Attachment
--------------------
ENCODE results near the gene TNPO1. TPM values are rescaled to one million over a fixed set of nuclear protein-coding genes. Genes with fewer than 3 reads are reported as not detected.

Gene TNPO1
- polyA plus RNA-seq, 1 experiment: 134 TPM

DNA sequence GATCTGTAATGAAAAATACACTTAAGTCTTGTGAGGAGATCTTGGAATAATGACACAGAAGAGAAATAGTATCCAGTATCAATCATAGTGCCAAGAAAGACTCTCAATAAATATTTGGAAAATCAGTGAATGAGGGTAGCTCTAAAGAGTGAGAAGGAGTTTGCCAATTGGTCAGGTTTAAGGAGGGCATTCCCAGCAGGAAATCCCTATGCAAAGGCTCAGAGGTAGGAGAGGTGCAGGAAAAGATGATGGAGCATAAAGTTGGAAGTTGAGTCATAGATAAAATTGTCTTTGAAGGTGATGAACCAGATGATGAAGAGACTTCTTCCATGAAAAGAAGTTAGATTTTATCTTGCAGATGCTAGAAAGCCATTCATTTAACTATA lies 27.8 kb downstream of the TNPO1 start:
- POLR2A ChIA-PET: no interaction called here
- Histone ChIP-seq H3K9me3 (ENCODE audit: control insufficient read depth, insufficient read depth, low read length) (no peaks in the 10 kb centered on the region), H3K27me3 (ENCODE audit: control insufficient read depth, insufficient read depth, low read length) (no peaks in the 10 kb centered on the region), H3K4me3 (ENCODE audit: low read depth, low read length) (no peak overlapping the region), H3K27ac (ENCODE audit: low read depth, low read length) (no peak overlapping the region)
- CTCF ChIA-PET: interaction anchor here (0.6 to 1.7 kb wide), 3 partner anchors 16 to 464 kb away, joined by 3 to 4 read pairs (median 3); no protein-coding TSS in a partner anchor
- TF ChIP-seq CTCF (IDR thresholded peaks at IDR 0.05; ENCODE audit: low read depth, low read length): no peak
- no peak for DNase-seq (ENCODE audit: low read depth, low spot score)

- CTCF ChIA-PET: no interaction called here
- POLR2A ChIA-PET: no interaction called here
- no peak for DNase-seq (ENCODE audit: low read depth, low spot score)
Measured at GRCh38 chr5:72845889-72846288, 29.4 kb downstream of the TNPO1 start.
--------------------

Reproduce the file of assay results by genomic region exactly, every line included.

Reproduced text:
ENCODE results near the gene TNPO1. TPM values are rescaled to one million over a fixed set of nuclear protein-coding genes. Genes with fewer than 3 reads are reported as not detected.

Gene TNPO1
- polyA plus RNA-seq, 1 experiment: 134 TPM

DNA sequence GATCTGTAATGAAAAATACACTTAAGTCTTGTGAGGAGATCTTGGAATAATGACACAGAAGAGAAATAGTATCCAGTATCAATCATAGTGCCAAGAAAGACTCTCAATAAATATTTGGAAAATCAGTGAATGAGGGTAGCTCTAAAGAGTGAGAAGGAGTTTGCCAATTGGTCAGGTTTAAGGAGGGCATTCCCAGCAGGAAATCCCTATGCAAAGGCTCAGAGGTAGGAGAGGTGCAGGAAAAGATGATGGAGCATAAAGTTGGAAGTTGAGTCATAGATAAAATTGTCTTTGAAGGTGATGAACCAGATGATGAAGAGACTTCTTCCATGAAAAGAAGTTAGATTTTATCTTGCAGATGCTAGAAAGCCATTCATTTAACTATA lies 27.8 kb downstream of the TNPO1 start:
- POLR2A ChIA-PET: no interaction called here
- Histone ChIP-seq H3K9me3 (ENCODE audit: control insufficient read depth, insufficient read depth, low read length) (no peaks in the 10 kb centered on the region), H3K27me3 (ENCODE audit: control insufficient read depth, insufficient read depth, low read length) (no peaks in the 10 kb centered on the region), H3K4me3 (ENCODE audit: low read depth, low read length) (no peak overlapping the region), H3K27ac (ENCODE audit: low read depth, low read length) (no peak overlapping the region)
- CTCF ChIA-PET: interaction anchor here (0.6 to 1.7 kb wide), 3 partner anchors 16 to 464 kb away, joined by 3 to 4 read pairs (median 3); no protein-coding TSS in a partner anchor
- TF ChIP-seq CTCF (IDR thresholded peaks at IDR 0.05; ENCODE audit: low read depth, low read length): no peak
- no peak for DNase-seq (ENCODE audit: low read depth, low spot score)

- CTCF ChIA-PET: no interaction called here
- POLR2A ChIA-PET: no interaction called here
- no peak for DNase-seq (ENCODE audit: low read depth, low spot score)
Measured at GRCh38 chr5:72845889-72846288, 29.4 kb downstream of the TNPO1 start.